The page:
The Debate

Why Should We Pay Attention to China’s Televised Confessions?

If we want to understand China, the recent televised trial of a Taiwanese human rights advocate is a good place to start.

Why Should We Pay Attention to China’s Televised Confessions?
Credit: Flickr / maxbraun

Just over a week ago, a Taiwanese citizen stood in a central Chinese courthouse and plead guilty to subverting state power. Videos of Lee Ming-che’s trial were swiftly posted to the Court’s Weibo account and excerpts screened on the national news channel, CCTV.

Lee’s televised trial is the latest in a string of CCP-orchestrated media “productions” from distressing footage of imprisoned Nobel Laureate Liu Xiaobo’s dying moments and funeral this July to the scores of televised confessions of pre-trial suspects on national TV that began in 2013, just a few months after Chinese President Xi Jinping took the helm. Such public humiliation has not been seen since the vengeful political orgies of the Mao era.

When North Korea, Iran, or other “rogue” regimes broadcast such “show” trials, they arouse global indignation. But Lee’s trial earned little more than a whimper.

On the video, two police officers in white gloves steer Lee to his place at the front of the courthouse. This stocky man, a community college worker in Taiwan and long-time pro-democracy campaigner, in his crisp white shirt, head freshly “convict” shaved, and wearing glasses, is 42 years old, yet that day he looked like a scared schoolboy.

Lee and his fellow defendant, Peng Yuhua, may have been dressed in pressed shirts and trousers, the trial may have been conducted in a sombre courthouse with brass nameplates and a trio of gavel-wielding, black-jacketed judges, and footage and transcripts neatly posted online, but as little justice was seen in the Yueyang Intermediate People’s Court that day as at any Cultural Revolution-era struggle session.

In some respects Lee’s trial was even worse because it had been given a “civilized” veneer.

Dressed up to look like due process and inserted with well-worn slices of anti-foreigner propaganda and pro-CCP messaging, the posted video excerpts were greeted with praise from Chinese netizens, who congratulated the court for being “open” and “transparent” and for defending their motherland.

Earlier this year, I completed a study of the 40 confessions by pre-trial suspects broadcast between 2013 and 2016 on Chinese national TV and a few other Beijing-connected media. Lee’s courtroom appearance was eerily similar to the confessions in that study. His “script” was different only in that it included statements of support for Taiwan’s unification with China.

Another disturbing parallel is the use of what I called the “supporting confessor,” a suspect whose role appeared simply to inform on and/or denigrate the “main” target. This could be the “main” suspect in the confession or an off-screen target (such as a 2014 confession video of three students of imprisoned Uighur scholar Ilham Tohti, who talked only of their teacher’s “crimes”). Supporting confessors were used in 17 of the 40 confession broadcasts studied (aired between 2013 and 2016).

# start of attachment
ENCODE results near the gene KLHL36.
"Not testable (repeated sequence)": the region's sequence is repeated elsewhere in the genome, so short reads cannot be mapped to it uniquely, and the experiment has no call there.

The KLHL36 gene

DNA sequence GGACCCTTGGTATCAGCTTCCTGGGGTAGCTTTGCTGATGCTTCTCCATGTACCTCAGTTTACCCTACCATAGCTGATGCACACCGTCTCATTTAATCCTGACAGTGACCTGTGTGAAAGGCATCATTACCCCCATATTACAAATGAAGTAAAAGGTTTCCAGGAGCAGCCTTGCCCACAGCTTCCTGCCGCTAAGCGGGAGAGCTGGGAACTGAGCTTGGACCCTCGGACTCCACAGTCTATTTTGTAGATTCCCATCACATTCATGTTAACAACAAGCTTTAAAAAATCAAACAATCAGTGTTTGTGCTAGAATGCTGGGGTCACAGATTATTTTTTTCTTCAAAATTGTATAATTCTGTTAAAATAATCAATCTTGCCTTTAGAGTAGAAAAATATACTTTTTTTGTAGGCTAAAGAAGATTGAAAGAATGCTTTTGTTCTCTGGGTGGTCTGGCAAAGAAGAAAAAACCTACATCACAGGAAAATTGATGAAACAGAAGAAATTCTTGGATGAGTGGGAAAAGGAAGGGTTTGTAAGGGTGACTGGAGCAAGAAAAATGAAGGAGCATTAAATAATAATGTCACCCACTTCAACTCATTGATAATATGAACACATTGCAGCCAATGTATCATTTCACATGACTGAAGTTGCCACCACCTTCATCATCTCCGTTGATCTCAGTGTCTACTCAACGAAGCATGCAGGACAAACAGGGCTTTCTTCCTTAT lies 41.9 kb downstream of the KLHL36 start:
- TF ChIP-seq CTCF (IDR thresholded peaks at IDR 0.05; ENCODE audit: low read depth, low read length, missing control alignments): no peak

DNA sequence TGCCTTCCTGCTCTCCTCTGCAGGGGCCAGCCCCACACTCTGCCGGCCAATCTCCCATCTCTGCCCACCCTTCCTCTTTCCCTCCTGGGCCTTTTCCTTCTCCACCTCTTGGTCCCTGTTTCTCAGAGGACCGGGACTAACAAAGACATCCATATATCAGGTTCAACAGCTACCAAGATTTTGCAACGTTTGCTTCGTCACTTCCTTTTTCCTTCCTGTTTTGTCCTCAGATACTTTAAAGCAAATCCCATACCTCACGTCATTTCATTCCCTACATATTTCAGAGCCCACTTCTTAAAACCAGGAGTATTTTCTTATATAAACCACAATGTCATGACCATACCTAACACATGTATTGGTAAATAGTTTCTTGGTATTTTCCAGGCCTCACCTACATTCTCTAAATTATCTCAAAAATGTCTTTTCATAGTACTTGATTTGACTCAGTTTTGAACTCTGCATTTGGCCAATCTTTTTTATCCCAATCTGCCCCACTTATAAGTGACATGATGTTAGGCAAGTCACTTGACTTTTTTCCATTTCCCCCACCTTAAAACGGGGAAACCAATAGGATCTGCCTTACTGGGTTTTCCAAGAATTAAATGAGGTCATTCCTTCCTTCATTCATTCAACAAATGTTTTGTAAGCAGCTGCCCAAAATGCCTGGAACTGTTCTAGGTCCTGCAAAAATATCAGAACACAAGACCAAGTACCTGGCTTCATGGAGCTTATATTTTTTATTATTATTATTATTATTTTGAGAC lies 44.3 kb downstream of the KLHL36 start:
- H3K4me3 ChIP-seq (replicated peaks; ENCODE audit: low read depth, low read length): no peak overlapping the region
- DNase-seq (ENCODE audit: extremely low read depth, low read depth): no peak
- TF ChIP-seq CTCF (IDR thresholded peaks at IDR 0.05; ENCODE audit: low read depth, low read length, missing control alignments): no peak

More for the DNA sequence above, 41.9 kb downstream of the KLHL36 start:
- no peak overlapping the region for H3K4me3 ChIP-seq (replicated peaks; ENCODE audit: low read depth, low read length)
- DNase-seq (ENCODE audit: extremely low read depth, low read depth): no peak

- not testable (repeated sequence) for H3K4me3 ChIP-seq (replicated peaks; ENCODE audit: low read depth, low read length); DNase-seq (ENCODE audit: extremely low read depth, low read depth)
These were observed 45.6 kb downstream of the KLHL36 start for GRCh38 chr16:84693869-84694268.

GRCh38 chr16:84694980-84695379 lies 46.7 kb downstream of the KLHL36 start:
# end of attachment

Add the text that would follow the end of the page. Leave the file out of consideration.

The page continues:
Lee, too, appeared to have his own supporting confessor. Although the spotlight in this case was firmly on the Taiwanese activist, appearing alongside him was fellow defendant, a Chinese national called Peng Yuhua. Chinese activists said they had never heard of him before and suspected he was there simply to put pressure on Lee.

As well as analyzing the confession scripts, I also conducted interviews with some of those who had confessed on television. Their answers revealed that it was routine to memorize “lines,” get in “costume,” and “act” in front of the camera, sometimes for retake after retake. They were scripted and staged  “show” confessions; acts of forced theater for use as propaganda and punishment.

My research concluded that the confessions were not simply about repressing human rights activists; rather they were also about generating public support for such repression by encouraging Chinese viewers to see Western values as anti-China.

These broadcasts criminalize efforts to claim or protect so-called Western universal values by painting them as anti-China. Confessions by human rights lawyers discrediting rights defense were aimed at getting the Chinese viewer to see rights defense work as criminal and anti-China; confessions by Hong Kong booksellers were aimed at getting the Chinese viewer to see the practice of a free press as criminal and anti-China; and in Lee’s case, his confession is aimed at getting the Chinese viewer to see promoting democracy as criminal and anti-China.

And that anti-universal value mandate should worry all of us. In a world, where the CCP occupies an ever-enlarging sphere of influence and is driven by a clear political agenda that is “corroding democracies,” that is helping to export its censorship model overseas, and globalize its propagandized media, how can we afford to look the other way? Yet, Lee’s trial merely garnered some short-lived global media coverage, but no official condemnation.

If we want to understand China and if we care about how China’s rise will affect all of us, the televised confessions could have told us plenty. Lee’s trial is yet another warning bell. How is it then that we are failing to hear it?

Dinah Gardner is a former freelance reporter from Beijing 2005 to 2013 and recently graduated graduate student at Taiwan’s National Chengchi University.